A teacher who showed pupils a cartoon of the Prophet Muhammad in a religious studies class is in fear of his life, his father has said.
The 29-year-old’s mother has also gone into hiding amid growing concerns the wider family may be targeted by extremists enraged that he showed the image to his students at Batley Grammar School in West Yorkshire.
“My son keeps breaking down crying and says that it’s all over for him,” his father said. “He is worried that he and his family are all going to be killed.
Mass protests have been held outside the school since it emerged the teacher used the caricature – thought to be and image from French satirical magazine Charlie Hebdo – as part of a lesson looking at blasphemy last Monday. “He should never teach again,” one demonstrator, 20-year-old Hash Hash, told The Independent on Friday. “We’ll keep coming here until he is gone.”
Despite appealing for calm, community groups and local leaders have noticeably stopped short of calling for the protests to stop.
Now, the teacher’s father has spoken about the full impact the episode is having on the whole family.
“My son…knows that he’s not going to be able to return to work or live in Batley,” he told the Daily Mail. “It’s just going to be too dangerous for him and his family.
“Look what happened to the teacher in France who was killed for doing the same thing. Eventually they will get my son and he knows this. His whole world has been turned upside down. He's devastated and crushed.”
Teacher Samuel Paty was beheaded in Paris in October after showing his class the same image from Charlie Hebdo. His killer, 18-year-old Abdullakh Anzorov, was shot dead by police shortly afterwards.
The Batley teacher’s father added: “My wife is petrified that we'll also be targeted and has become a bag of nerves since all this happened. She's unable to stay in our home. This whole incident has had a devastating impact on us, and we are all scared about the situation we find ourselves in.'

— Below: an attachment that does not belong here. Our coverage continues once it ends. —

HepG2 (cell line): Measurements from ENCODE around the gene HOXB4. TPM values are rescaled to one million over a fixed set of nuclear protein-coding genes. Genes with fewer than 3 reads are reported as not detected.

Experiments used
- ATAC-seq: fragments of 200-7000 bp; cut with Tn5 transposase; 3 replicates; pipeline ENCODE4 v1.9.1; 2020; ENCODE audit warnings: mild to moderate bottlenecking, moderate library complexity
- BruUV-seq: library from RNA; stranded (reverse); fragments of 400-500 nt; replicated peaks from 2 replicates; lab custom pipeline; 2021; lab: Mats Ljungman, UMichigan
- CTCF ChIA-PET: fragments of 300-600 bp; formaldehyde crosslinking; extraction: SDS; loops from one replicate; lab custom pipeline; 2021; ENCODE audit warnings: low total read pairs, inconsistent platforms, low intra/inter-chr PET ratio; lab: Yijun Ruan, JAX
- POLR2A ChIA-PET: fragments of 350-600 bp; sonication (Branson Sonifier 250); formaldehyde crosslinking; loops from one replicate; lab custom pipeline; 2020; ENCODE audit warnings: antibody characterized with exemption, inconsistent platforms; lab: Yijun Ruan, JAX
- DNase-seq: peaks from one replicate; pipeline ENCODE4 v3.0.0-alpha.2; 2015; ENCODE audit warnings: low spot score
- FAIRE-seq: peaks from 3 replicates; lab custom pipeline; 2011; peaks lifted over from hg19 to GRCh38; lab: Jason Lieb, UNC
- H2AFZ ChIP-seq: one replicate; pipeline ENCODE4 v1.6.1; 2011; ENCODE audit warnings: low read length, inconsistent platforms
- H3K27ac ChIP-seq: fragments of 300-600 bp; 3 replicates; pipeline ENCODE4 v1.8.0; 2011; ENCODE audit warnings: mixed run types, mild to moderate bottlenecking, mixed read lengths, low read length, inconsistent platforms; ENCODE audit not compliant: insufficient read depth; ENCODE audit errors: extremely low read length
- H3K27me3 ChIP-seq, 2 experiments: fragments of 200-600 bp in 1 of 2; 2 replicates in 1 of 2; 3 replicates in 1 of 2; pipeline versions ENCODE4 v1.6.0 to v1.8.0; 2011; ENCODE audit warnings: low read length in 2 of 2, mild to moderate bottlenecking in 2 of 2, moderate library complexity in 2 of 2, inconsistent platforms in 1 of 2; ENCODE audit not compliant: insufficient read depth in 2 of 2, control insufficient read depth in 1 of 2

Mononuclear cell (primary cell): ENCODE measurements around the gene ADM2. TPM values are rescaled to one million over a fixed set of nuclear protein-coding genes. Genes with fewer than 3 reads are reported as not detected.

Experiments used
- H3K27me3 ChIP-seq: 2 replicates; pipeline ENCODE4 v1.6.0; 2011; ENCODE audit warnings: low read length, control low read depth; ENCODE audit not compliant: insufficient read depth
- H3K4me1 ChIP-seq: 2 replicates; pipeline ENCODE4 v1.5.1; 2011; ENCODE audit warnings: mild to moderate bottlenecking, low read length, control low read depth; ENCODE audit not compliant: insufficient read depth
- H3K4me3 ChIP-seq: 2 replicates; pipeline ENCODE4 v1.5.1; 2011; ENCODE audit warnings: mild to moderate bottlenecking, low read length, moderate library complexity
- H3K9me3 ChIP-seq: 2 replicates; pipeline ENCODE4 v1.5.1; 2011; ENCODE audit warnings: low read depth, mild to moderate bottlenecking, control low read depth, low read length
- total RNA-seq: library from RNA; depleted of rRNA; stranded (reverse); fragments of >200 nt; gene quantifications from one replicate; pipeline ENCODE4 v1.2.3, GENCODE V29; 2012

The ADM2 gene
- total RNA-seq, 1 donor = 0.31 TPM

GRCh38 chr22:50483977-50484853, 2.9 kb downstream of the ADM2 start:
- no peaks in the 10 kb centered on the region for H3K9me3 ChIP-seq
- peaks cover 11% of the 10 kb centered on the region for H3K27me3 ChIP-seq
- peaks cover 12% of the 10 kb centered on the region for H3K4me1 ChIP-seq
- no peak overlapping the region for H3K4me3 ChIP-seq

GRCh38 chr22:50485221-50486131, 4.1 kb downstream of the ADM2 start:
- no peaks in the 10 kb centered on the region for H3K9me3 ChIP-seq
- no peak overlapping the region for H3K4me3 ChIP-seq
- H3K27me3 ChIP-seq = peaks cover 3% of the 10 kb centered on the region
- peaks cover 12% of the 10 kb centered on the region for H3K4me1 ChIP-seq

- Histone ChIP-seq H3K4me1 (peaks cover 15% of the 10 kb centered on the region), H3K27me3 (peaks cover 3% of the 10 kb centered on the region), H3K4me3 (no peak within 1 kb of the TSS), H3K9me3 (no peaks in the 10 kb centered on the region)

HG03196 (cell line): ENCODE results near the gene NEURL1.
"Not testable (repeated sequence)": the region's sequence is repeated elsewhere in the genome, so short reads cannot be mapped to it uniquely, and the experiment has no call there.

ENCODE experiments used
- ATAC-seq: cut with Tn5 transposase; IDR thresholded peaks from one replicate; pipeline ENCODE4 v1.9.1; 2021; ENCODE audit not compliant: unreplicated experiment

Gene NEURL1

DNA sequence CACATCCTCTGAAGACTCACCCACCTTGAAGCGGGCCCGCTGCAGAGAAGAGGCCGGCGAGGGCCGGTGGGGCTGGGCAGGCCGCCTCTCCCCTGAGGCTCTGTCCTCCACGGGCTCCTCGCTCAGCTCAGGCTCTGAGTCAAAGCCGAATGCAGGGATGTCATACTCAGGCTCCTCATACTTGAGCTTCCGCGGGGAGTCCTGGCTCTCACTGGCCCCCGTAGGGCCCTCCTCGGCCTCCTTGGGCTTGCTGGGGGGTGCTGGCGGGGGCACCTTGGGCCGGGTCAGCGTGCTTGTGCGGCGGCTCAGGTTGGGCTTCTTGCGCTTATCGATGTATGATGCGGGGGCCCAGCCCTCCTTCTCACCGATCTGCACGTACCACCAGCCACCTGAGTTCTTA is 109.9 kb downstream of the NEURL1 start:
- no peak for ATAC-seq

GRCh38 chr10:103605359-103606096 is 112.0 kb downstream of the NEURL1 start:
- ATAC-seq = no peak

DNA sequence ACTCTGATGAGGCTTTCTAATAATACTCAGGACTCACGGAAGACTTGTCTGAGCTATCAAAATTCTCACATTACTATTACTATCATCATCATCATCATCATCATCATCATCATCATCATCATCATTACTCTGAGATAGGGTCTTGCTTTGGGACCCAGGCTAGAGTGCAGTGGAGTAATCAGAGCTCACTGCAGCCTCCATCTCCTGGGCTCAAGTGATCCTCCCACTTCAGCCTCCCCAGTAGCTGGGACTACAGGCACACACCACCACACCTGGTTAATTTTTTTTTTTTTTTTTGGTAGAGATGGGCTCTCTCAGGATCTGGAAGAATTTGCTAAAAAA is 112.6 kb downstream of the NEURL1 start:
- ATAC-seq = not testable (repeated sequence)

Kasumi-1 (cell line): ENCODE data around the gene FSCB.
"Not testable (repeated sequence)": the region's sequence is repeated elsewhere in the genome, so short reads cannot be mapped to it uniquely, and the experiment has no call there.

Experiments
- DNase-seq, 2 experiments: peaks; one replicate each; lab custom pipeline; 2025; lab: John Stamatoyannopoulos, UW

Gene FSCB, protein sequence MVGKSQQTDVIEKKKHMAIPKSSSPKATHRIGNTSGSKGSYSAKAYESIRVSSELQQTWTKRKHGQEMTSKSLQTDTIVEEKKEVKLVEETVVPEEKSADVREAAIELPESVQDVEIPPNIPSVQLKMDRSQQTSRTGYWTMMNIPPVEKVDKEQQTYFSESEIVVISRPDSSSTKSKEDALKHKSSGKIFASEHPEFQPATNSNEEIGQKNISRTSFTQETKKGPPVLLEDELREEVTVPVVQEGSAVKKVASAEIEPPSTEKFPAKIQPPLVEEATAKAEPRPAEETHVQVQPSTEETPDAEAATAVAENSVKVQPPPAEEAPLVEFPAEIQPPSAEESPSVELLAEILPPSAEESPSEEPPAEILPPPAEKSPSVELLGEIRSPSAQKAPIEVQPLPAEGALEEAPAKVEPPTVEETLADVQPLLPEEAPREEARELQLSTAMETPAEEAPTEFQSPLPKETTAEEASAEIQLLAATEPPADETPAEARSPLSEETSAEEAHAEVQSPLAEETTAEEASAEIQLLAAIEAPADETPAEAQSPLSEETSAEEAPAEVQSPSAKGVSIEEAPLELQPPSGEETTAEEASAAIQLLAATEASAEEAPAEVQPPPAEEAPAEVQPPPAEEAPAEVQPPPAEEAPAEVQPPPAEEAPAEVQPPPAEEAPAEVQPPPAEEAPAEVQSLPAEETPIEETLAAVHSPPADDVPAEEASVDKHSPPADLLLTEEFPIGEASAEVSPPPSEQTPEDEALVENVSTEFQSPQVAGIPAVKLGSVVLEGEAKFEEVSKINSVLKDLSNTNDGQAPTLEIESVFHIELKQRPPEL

He added that CCTV cameras are being set up at his home and that police officers have visited to provide advice on staying safe.
“The school and my son have issued a full apology, and both have said that they won't allow the same thing to happen again,” he said. “That should be the end of the matter and my son should be allowed to get on with his life.”
His words came as a petition supporting the teacher approached 70,000 signatures, while the former chief inspector of Ofsted Sir Michael Wilshaw weighed into the debate saying that a “firm line” had to be taken to defend free speech in schools.
Sir Michael said: “There’s no excuse for the sort of demonstrations we’ve seen outside the school. It does raise a whole issue of the sort of society we are and the value that we put on free speech. People need to protect that.”
Speaking to the i newspaper, he added: ““It [protesting] intimidates both children and staff. What it does – and I’ve had experience of this – is encourages the more radical, the more extreme elements in the community to come from all over the country to demonstrate, and that’s not a good thing.”
Batley Grammar itself – which has some 850 pupils aged between four and 16 – has now broken up for Easter.
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